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Jeroen W. Pluimers on .NET, C#, Delphi, databases, and personal interests

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Archive for the ‘PowerShell’ Category

Installing and updating Windows PowerShell – via Microsoft Docs

Posted by jpluimers on 2020/08/11

Since I keep forgetting that PowerShell is part of WMF (Windows Management Framework) and about the compatibility/installation matrix: [WayBack] Installing Windows PowerShell | Microsoft Docs:

The installation package for PowerShell comes inside a WMF installer. The version of the WMF installer matches the version of PowerShell; there’s no stand alone installer for Windows PowerShell.

If you need to update your existing version of PowerShell, in Windows, use the following table to locate the installer for the version of PowerShell you want to update to.

Windows PS 3.0 PS 4.0 PS 5.0 PS 5.1
Windows 10 (see Note1)
Windows Server 2016
installed
Windows 8.1
Windows Server 2012 R2
installed [WayBack] WMF 5.0 [WayBack] WMF 5.1
Windows 8
Windows Server 2012
installed [WayBack] WMF 4.0  [WayBack] WMF 5.0 [WayBack] WMF 5.1
Windows 7 SP1
Windows Server 2008 R2 SP1
[WayBack] WMF 3.0 [WayBack] WMF 4.0 [WayBack] WMF 5.0 [WayBack] WMF 5.1

To upgrade to WMF 5.0 from 4.0 you need to install .net 4.5 or later on your machine first. Then install WMF 5.0 RTM.

–jeroen

Posted in CommandLine, Development, PowerShell, PowerShell, Scripting, Software Development | Leave a Comment »

When NTFS shrink fails, despite using the default settings from the shrink dialog

Posted by jpluimers on 2020/05/25

Sometimes an NTFS shrink still fails, even though you use the built in Windows defragmentation tools, of SysInternals contig tool.

The best you can do is to follow the steps in:

  1. run diskmgmt.msc to try shrinking the disk, then often it is already in the error message: “You can’t shrink a volume beyond the point where any unremoveable files are located see the defrag event in application log for detailed information about the operation when it has completed.”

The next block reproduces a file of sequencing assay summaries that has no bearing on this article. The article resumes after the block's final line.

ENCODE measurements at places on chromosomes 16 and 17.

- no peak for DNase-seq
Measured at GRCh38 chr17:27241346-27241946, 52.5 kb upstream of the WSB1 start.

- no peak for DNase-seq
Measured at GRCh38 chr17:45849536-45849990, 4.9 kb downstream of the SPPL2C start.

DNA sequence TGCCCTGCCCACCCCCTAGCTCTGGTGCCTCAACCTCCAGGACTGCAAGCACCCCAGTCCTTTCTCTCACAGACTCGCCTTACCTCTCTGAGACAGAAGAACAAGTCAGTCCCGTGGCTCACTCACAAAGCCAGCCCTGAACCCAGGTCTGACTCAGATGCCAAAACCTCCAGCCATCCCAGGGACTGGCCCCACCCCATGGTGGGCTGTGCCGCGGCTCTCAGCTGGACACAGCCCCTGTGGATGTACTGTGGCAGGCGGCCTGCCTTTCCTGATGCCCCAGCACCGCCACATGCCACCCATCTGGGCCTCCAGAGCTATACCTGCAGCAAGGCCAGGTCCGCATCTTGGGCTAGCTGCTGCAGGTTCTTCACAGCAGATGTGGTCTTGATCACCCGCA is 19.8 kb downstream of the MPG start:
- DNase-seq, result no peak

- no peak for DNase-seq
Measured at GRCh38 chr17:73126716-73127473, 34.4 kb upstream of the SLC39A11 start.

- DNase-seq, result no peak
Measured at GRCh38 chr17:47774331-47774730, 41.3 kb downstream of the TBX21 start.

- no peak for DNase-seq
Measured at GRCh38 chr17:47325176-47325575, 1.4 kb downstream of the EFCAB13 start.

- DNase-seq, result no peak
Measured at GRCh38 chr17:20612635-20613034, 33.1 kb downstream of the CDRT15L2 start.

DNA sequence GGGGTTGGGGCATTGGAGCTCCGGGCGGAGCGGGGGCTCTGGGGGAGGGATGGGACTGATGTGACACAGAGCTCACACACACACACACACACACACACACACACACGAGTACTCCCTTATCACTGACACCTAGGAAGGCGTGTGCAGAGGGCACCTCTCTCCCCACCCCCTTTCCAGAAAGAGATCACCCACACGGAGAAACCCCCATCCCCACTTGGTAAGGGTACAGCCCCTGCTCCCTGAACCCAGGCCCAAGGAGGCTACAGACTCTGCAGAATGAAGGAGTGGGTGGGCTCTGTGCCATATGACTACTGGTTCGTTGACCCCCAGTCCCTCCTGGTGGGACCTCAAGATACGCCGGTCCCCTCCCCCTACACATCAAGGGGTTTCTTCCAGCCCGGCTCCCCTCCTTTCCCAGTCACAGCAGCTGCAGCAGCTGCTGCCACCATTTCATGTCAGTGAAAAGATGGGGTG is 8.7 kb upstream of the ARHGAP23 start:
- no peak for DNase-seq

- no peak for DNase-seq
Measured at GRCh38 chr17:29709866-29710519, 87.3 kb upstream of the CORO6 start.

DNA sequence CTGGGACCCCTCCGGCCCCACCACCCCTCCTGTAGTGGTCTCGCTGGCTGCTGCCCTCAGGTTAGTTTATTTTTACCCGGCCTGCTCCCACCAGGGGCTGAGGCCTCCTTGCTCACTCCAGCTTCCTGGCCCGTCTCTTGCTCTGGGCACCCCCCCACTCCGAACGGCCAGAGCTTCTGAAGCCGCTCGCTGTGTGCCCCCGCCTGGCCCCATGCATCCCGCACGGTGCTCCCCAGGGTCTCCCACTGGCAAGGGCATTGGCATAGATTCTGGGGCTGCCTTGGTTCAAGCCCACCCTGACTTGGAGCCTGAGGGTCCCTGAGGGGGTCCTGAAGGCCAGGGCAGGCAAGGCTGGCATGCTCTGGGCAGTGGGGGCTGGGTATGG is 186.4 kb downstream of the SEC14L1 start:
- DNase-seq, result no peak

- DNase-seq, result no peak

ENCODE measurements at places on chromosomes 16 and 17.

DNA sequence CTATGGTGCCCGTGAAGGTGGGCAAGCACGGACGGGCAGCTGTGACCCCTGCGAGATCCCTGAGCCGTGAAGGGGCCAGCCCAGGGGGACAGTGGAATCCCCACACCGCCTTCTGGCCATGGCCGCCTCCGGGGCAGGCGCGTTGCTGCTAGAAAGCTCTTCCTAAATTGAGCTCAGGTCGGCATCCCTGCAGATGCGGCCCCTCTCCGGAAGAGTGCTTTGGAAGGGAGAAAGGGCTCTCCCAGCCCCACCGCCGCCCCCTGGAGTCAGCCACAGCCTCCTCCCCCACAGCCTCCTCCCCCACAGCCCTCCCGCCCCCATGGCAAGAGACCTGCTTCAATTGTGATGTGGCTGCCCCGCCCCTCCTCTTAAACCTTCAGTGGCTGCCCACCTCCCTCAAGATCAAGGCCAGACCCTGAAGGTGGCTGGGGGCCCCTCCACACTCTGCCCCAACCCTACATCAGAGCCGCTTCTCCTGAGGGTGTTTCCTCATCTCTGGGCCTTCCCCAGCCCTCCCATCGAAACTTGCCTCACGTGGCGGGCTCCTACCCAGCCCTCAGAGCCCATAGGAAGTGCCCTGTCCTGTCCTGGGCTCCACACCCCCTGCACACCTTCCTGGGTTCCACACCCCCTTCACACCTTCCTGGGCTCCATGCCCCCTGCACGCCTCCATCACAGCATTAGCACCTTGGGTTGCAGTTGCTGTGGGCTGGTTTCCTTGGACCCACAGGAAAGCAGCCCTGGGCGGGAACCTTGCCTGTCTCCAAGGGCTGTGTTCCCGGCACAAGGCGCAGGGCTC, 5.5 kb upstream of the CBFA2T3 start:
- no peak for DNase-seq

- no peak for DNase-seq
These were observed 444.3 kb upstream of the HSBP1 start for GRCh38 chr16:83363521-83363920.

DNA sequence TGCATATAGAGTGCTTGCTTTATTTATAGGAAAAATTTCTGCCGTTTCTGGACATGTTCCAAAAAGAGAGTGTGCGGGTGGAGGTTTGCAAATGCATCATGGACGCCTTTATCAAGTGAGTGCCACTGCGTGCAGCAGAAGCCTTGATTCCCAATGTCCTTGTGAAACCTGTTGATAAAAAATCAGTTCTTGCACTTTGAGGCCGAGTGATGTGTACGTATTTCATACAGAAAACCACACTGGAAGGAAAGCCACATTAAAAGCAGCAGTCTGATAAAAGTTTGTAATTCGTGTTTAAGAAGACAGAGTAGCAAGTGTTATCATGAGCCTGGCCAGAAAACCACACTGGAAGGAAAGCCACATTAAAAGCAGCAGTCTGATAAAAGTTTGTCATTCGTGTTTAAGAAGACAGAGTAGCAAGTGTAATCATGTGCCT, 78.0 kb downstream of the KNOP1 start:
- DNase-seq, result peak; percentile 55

2. use eventvwr.exe and look at the Windows Logs for the most recent Application entries that has Source set to defrag

Those defrag entries usually tell about the last file that could not be moved.

You can use wevtutill to query events on the commandline.

Note that contrary to [WayBack] WEVTUTIL – Windows CMD – SS64.com documentation, the option /rd cannot be expanded to /reversedirection , as you will get an error “invalid option reversedirection” – Google Search.

For querying the above defrag event, use this command line (replace /format:XML with /format:text for more readable but also more verbose output):

wevtutil query-events Application /count:2 /format:XML /rd:true /query:"*[System[(EventID=259)]]"

On Windows 10, this is often caused by “System Protection” which locks files under C:\Recovery, but I have also seen $BITMAP, $MFT and $DATA entries.

System protected drives

To view which drives are currently used for system protection (this opens the “System Properties” dialog focussed on the “System Protection” tab):

SystemPropertiesProtection.exe

To disable it for one drive:

Disable-ComputerRestore -Drive "C:"

To enable it for one drive:

Enable-ComputerRestore -Drive "C:"

There seems to be no easy one-command PowerShell way to view the drives have ComputerRestore enabled, as this does not show drive letters:

PowerShell Get-ComputerRestorePoint ^| Format-List

The above gives more detailed output than a plain PowerShell Get-ComputerRestorePoint

Deleting restore points

PowerShell does not have a built-in option to delete restore points, but vssadmin has, but calls them “shadows”.

First list them:

vssadmin list shadows

Then delete them (but be aware this will not prompt for confirmation because of the /quiet):

vssadmin delete shadows /for=C: /quiet

You can also delete them for all drives (this will not prompt for confirmation either):

vssadmin delete shadows /all /quiet

Stopping the volume shadow copy service:

net stop vss

Managing hibernation and page file

Hibernation:

powercfg.exe /hibernate off

powercfg.exe /hibernate on